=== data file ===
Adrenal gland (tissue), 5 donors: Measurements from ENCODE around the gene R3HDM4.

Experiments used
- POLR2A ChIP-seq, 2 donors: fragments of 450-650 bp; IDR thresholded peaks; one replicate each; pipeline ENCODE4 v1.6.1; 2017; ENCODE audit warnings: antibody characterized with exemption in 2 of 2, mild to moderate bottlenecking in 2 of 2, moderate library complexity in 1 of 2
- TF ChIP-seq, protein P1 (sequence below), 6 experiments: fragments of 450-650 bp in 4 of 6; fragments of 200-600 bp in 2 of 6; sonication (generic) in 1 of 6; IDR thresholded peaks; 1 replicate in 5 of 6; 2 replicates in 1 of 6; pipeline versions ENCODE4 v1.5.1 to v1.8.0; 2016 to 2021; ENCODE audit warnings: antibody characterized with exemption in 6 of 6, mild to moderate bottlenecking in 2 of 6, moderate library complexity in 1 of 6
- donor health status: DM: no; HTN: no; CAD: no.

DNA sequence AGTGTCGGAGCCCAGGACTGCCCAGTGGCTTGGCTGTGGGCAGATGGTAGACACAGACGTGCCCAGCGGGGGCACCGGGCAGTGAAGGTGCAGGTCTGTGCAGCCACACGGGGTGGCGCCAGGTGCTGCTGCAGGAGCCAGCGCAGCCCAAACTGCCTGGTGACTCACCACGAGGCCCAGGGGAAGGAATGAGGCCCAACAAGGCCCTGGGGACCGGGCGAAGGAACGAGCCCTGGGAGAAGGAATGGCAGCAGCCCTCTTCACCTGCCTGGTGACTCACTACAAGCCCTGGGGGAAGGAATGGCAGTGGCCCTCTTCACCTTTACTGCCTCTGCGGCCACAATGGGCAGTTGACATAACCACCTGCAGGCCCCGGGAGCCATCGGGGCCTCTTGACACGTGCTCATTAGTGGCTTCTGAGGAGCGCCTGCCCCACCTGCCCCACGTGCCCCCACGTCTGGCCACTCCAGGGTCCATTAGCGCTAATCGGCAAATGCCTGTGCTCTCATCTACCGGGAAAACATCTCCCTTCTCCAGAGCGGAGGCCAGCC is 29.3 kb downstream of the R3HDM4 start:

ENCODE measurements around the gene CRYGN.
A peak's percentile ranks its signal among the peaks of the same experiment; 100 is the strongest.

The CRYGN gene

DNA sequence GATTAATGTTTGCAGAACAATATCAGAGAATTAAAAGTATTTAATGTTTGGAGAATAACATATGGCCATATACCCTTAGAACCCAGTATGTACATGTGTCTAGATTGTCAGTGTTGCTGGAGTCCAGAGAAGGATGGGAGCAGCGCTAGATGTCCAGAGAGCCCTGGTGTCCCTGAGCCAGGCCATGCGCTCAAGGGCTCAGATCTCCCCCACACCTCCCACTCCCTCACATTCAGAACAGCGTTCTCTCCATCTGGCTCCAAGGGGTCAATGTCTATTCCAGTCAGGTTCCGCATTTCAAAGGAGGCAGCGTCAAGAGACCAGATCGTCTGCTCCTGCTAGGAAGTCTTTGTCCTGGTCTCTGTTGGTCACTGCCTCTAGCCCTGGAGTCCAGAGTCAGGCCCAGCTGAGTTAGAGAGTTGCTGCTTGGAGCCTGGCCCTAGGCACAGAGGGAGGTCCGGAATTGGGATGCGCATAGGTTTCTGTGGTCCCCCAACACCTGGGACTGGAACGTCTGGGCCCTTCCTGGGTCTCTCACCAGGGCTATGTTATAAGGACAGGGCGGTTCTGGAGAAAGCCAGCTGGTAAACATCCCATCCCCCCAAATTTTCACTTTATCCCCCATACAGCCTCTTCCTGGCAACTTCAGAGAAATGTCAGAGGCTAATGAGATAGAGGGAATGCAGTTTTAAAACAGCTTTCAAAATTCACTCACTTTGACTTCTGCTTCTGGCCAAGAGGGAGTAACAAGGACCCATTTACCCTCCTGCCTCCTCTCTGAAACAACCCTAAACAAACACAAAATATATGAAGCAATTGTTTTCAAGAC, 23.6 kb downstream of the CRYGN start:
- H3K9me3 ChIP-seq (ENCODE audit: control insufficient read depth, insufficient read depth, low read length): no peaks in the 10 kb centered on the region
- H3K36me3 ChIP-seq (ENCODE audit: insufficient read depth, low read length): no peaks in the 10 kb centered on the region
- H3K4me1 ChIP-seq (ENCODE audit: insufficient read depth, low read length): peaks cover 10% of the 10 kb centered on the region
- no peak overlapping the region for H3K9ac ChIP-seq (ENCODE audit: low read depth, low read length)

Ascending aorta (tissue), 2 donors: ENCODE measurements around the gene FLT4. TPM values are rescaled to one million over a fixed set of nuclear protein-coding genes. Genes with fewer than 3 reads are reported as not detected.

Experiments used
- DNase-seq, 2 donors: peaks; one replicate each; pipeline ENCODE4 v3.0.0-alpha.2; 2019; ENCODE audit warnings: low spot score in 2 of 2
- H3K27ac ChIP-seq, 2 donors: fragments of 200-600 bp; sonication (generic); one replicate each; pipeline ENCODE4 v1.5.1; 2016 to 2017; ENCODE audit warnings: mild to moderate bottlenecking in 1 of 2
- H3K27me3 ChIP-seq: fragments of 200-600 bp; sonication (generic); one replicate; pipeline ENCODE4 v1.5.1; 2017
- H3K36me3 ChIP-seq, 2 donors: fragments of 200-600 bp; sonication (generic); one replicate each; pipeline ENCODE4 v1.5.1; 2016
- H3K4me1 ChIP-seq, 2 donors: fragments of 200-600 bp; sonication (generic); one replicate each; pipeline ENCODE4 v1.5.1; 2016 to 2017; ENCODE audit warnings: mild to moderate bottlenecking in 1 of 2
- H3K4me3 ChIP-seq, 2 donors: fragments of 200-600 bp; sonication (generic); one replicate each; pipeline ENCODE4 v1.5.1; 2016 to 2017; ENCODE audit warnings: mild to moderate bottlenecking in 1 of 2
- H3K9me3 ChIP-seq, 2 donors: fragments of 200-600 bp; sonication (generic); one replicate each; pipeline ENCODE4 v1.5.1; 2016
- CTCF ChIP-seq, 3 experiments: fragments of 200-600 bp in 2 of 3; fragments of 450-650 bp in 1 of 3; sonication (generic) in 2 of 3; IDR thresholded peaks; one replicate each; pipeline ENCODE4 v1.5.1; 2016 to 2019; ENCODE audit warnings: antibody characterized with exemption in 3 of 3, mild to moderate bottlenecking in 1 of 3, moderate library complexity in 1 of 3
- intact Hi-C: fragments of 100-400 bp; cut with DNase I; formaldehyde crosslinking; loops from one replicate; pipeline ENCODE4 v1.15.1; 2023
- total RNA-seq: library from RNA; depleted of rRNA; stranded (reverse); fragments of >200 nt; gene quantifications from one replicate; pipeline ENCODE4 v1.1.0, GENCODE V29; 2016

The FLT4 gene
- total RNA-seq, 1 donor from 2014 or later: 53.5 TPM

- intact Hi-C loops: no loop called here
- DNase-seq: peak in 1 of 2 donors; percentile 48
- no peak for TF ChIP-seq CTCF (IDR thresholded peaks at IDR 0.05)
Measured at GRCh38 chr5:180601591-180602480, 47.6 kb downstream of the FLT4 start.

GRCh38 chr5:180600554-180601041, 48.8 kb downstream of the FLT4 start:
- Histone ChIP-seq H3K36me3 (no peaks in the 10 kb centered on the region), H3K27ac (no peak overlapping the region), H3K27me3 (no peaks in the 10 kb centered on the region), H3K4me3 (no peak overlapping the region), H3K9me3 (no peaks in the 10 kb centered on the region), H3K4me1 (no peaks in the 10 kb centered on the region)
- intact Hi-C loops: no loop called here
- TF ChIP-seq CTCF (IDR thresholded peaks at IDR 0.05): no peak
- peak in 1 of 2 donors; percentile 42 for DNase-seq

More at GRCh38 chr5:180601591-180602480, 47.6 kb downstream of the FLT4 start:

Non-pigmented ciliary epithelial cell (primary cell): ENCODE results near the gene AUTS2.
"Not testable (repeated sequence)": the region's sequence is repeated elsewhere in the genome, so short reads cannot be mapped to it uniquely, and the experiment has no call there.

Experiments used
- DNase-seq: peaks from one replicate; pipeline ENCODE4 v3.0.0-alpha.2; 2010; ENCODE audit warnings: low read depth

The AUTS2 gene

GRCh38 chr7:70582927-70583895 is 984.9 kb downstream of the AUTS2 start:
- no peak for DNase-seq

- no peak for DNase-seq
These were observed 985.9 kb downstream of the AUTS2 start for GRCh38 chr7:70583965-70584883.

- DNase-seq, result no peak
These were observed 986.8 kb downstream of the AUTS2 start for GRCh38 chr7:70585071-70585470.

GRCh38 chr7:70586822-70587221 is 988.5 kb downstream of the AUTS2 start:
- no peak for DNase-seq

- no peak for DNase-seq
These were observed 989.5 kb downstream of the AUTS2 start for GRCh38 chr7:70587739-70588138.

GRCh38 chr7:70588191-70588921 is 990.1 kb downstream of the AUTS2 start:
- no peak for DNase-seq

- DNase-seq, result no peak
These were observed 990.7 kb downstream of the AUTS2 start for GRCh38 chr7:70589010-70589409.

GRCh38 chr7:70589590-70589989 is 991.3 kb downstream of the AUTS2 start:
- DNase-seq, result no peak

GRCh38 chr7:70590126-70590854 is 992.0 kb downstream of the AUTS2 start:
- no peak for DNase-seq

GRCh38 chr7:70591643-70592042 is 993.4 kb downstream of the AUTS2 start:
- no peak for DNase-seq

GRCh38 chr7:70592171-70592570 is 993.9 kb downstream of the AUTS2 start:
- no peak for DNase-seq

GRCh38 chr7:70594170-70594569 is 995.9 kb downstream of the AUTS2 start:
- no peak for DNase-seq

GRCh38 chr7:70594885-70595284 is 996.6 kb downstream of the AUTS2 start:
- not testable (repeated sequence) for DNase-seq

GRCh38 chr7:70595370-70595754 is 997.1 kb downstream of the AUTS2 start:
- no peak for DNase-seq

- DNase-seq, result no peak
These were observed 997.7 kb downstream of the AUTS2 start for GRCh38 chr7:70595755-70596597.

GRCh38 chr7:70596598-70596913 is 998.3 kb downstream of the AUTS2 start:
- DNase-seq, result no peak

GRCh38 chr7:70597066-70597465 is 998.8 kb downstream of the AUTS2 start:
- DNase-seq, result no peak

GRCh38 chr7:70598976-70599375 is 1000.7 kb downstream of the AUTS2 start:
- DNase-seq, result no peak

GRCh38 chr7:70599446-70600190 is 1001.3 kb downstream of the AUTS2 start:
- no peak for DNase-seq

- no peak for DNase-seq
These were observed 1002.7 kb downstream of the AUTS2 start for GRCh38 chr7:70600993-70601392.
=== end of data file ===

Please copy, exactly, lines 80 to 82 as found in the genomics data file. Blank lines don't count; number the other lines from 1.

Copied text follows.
GRCh38 chr7:70599446-70600190 is 1001.3 kb downstream of the AUTS2 start:
- no peak for DNase-seq

- no peak for DNase-seq